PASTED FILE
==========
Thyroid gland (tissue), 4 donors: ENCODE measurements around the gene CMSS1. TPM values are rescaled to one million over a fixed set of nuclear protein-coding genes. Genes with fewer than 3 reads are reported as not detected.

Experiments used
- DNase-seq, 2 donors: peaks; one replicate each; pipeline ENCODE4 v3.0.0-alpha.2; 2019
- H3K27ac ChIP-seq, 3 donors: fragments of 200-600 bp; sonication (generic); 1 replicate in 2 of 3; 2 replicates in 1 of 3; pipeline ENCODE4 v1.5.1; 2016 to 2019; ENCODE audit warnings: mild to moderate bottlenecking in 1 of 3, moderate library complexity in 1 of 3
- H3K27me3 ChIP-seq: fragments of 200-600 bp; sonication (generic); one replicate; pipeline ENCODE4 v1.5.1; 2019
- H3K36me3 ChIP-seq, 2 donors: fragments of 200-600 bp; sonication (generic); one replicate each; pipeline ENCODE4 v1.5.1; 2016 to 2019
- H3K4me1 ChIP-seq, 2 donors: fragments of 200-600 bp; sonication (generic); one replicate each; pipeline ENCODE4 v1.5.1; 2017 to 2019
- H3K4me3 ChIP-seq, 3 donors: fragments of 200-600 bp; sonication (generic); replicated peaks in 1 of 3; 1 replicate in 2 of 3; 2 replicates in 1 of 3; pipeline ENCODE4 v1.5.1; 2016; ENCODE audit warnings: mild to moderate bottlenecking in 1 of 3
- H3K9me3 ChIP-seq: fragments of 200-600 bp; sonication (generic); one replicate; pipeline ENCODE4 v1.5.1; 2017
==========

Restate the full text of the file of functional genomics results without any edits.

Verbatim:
Thyroid gland (tissue), 4 donors: ENCODE measurements around the gene CMSS1. TPM values are rescaled to one million over a fixed set of nuclear protein-coding genes. Genes with fewer than 3 reads are reported as not detected.

Experiments used
- DNase-seq, 2 donors: peaks; one replicate each; pipeline ENCODE4 v3.0.0-alpha.2; 2019
- H3K27ac ChIP-seq, 3 donors: fragments of 200-600 bp; sonication (generic); 1 replicate in 2 of 3; 2 replicates in 1 of 3; pipeline ENCODE4 v1.5.1; 2016 to 2019; ENCODE audit warnings: mild to moderate bottlenecking in 1 of 3, moderate library complexity in 1 of 3
- H3K27me3 ChIP-seq: fragments of 200-600 bp; sonication (generic); one replicate; pipeline ENCODE4 v1.5.1; 2019
- H3K36me3 ChIP-seq, 2 donors: fragments of 200-600 bp; sonication (generic); one replicate each; pipeline ENCODE4 v1.5.1; 2016 to 2019
- H3K4me1 ChIP-seq, 2 donors: fragments of 200-600 bp; sonication (generic); one replicate each; pipeline ENCODE4 v1.5.1; 2017 to 2019
- H3K4me3 ChIP-seq, 3 donors: fragments of 200-600 bp; sonication (generic); replicated peaks in 1 of 3; 1 replicate in 2 of 3; 2 replicates in 1 of 3; pipeline ENCODE4 v1.5.1; 2016; ENCODE audit warnings: mild to moderate bottlenecking in 1 of 3
- H3K9me3 ChIP-seq: fragments of 200-600 bp; sonication (generic); one replicate; pipeline ENCODE4 v1.5.1; 2017